The contrast between these high levels of support and comparative inaction of policymakers exposes a blatant disregard for democracy, the basis of which is a government representative of the people. Based on this public polling, the viewpoints of the majority of the people are currently being overshadowed by a massively powerful organization’s agenda. It is undoubtedly a sign of democratic erosion when the safety of the people being represented is being ignored in favor for one’s groups interests. Ellen Lust discusses this idea, termed democratic backsliding, in her article Unwelcome Change: Understanding, Evaluating, and Extending Theories of Democratic Backsliding, stating “too often, competitive elections are undermined, citizens lose their rights to mobilize or voice their demands, and governments become less accountable.” The influence of the NRA has clearly contributed to all these effects becoming noticeable in the US. And despite a more recent focus on the state of our democracy following the election of Donald Trump, in actuality this is not a recent trend by any means.

There is typically a direct correlation in regard to the numbers of mass shootings and the gun legislation in a country. Sadly American society seems to have grown complacent about this in many ways, as mass shootings have become much too common of a media story. However this is not the case in many other countries with stricter gun laws. Countries that took quick and decisive action to restrict gun ownership following instances of gun violence, such as the United Kingdom and Australia, saw an immediate and lasting decrease in gun homicides.

The main source of opposition to stricter gun laws is the American emphasis of the right to bear arms. While the necessity of the right to bear arms and the self-defense argument associated with it is an entirely different debate, it is difficult to see how there is not a consensus on certain guns. When the Constitution was written in 1787, 230 years ago and shortly after the end of the bloody Revolutionary War, the founding fathers could not have anticipated the AR-15, the semi-automatic assault rifle used in the Parkland shooting as well as in the Sandy Hook shooting, Orlando shooting, and many other mass shootings over the past several years. This weapon is able to fire about 800 rounds of ammunition a minute, showcasing its main objective, to kill as many people as quickly as possible. It is impossible to consider a scenario when any civilian should have access to such a deadly weapon, and hopefully the only good thing to come out of another horrific tragedy is it finally rallies enough public outcry to make meaningful gun legislation happen.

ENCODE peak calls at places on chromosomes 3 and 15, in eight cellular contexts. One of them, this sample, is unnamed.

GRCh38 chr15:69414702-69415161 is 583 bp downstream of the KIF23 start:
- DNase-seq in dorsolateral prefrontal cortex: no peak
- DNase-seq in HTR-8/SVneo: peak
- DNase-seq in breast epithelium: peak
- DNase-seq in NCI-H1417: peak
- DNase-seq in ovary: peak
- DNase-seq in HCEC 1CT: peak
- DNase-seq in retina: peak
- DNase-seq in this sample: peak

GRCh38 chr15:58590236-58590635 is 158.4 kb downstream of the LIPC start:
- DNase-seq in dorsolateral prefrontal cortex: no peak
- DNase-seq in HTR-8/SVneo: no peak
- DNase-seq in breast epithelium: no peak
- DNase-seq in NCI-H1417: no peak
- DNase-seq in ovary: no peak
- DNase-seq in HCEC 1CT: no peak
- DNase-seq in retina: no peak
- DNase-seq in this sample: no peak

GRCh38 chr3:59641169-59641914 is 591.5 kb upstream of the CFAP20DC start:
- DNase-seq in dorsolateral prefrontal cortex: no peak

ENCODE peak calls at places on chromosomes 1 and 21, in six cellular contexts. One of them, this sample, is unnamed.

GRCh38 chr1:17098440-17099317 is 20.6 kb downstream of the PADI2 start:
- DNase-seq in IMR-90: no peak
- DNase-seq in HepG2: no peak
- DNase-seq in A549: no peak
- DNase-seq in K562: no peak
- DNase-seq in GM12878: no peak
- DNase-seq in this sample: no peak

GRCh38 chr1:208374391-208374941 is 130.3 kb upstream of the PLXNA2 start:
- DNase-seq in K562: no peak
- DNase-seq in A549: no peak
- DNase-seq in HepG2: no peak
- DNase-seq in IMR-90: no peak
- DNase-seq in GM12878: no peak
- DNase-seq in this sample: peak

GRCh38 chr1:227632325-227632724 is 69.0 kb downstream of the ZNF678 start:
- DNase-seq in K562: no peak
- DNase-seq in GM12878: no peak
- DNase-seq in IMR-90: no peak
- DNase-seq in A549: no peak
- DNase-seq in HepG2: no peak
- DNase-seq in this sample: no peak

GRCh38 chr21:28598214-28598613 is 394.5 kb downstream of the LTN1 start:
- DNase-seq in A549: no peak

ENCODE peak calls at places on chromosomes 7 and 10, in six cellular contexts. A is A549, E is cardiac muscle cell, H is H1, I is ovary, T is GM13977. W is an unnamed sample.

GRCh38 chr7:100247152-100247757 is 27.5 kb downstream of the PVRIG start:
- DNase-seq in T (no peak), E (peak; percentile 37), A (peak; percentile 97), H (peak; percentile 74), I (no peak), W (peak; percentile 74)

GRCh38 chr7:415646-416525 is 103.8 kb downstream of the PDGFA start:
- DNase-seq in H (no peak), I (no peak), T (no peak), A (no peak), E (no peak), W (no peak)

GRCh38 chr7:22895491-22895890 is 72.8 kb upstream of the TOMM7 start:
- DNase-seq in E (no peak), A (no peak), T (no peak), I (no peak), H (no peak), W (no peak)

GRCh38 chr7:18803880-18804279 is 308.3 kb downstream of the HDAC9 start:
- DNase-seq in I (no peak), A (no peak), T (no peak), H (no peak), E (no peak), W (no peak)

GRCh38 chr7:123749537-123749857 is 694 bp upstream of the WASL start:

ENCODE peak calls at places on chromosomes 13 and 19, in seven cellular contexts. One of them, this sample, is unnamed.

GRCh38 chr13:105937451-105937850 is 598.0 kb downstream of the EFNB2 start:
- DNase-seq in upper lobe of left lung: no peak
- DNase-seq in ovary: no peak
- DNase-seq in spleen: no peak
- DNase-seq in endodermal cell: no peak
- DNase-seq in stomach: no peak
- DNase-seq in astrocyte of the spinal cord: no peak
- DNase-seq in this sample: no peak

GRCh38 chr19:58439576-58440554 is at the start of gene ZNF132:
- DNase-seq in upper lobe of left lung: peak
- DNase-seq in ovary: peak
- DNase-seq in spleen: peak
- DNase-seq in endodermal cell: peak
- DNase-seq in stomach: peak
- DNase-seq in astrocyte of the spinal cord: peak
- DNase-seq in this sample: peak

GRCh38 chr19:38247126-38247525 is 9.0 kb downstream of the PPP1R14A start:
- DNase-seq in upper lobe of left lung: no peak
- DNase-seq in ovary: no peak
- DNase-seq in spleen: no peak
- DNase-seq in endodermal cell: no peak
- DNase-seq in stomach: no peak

Not only in the context of this specific issue, but in many others as well, a democracy needs to hear and respond to the voices of the people, not a group of wealthy elite with their own agenda, especially one causing direct harm to other citizens. During the CNN town hall one survivor of the Parkland school shooting, Cameron Kasky, asked Rubio whether or not he would accept future NRA donations, Rubio replied by stating how people buy into his agenda, but that doesn’t mean he buys into theirs. However, it is unlikely the NRA would be pouring the millions they are into Republican campaigns and expecting nothing from them in return. Rubio continued on to say “I will always accept the help of anyone who agrees with my agenda.” Kasky simply replied “Your agenda is protecting us, right?”



Photo from “A History of Gun Control in the Pages of America,” Creative Commons Zero License